Although the Vrba-Wetzler Report was hushed-up by some Jewish authorities, and has therefore been suppressed by some Hebrew histories, it became widely accepted by the Allies as the first reliable account of events inside Auschwitz-Birkenau.
In September of 1944, Walter Rosenberg joined Czechoslovak partisans under his new name, Rudolf Vrba, with forged papers and a new birthdate, April 7, to commemorate the date of his escape. After Czechoslovakia was liberated from German occupation, his nom de guerre, (Rudolf Vrba) was legalized. He subsequently gained his doctorate in biology and chemistry, defected to the West, worked briefly in Israel (1958-1960), worked in Britain (1960-1967) and immigrated to Vancouver in 1967.
At UBC, Vrba taught in the pharmacology department of the medical school. As a biochemistry professor, he specialized in the brain. During our first meeting at UBC, over lunch, discussing literary matters, Rudi took a brief interest in a brain tumour I had, and an imminent operation. He asked two concise questions, then simply stated I should be okay. We might have been discussing flowers or dessert. The subject was mutually dropped after 60 seconds. And he was right.
Rudi knew things other people didn’t know. The last time I saw him, we met for coffee on West Broadway. He seemed fine, jovial, fatherly. We discussed our mutual friend, Stephen Vizinczey. He left me with some parting advice. “Alan, when something bad happens, something upsetting or irritating, like locking your keys inside your car, or somebody steals your bicycle, stop yourself and ask, ‘Am I going to remember this a year from now?’ The anxiety will subside.”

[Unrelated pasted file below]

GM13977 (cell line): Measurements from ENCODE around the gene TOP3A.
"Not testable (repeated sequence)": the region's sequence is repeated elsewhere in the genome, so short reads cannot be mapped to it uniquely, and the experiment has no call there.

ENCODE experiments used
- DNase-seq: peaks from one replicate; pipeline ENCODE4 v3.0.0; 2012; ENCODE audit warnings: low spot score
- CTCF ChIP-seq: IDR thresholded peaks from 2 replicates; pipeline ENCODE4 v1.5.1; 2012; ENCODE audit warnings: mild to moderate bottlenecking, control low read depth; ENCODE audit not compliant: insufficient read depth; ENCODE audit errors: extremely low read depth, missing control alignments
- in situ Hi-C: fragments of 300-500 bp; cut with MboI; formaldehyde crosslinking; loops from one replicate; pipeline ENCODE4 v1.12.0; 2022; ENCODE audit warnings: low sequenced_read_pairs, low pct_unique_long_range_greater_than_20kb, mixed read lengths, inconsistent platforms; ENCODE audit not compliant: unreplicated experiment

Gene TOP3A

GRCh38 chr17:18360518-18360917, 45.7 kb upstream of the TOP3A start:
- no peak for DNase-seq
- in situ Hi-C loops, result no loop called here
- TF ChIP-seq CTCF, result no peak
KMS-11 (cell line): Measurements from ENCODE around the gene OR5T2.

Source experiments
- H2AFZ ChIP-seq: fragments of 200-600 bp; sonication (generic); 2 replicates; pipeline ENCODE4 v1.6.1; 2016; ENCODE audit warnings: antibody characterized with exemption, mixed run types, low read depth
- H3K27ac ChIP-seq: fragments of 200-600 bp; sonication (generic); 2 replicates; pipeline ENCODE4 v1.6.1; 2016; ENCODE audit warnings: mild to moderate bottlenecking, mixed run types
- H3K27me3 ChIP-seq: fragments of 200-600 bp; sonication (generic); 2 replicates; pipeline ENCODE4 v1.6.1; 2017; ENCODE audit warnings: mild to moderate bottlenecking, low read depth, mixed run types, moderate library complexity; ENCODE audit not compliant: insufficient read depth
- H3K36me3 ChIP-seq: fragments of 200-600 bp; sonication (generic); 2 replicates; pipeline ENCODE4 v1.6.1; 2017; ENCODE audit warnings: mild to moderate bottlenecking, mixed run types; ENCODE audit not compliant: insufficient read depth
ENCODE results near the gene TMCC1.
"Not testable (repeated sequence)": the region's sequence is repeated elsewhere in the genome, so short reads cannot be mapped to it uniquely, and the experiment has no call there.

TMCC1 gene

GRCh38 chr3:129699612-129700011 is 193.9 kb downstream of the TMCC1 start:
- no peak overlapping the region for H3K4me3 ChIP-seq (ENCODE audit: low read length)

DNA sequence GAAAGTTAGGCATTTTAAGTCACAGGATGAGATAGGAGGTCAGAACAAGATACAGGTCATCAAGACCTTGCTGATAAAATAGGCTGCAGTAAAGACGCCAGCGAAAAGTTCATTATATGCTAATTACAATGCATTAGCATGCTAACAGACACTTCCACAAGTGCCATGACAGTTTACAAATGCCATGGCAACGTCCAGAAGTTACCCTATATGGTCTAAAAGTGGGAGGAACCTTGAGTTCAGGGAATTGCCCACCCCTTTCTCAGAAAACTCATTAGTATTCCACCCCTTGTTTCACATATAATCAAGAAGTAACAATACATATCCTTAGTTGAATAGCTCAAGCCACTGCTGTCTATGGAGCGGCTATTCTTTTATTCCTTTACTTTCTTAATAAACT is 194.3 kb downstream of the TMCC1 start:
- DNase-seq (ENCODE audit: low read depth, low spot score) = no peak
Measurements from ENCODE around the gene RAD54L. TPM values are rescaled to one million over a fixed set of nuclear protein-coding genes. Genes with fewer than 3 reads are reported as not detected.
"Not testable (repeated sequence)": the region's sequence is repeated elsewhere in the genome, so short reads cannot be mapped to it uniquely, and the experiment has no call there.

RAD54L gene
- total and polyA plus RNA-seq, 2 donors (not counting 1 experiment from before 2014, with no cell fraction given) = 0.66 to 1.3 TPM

Rudi Vrba had a critical-minded, humanitarian perspective that proved immensely valuable to the world. He continued to bravely use it, testifying again and again, and concluded in his memoirs, I Cannot Forgive, published in 1963: “It is of evil to assent to evil actively or passively, as an instrument, as an observer, or as a victim. Under certain circumstances even ignorance is evil.”
Although he was featured in numerous documentary films, most notably Shoah by Claude Lanzmann, and he appeared as the subject of Man Alive profile for CBC, Rudi Vrba kept a low profile in British Columbia where few people knew his name, let alone his place in twentieth century history.
In Canada, he was called upon to provide testimony at the seven-week trial of Ontario’s Ernst Zundel in 1985, when Zundel was found guilty of misleading the public as a Holocaust denier. In 2001 the Czech Republic’s annual One World International Human Rights Film Festival established a film award in his name.
An elder sister predeceased him; he is survived by his wife, Robin, and a daughter. Copies of the original Vrba-Wetzler report are kept in the Franklin D. Roosevelt Library in New York, in the Vatican archives, and at the Yad Vashem memorial in Jerusalem.
by Alan Twigg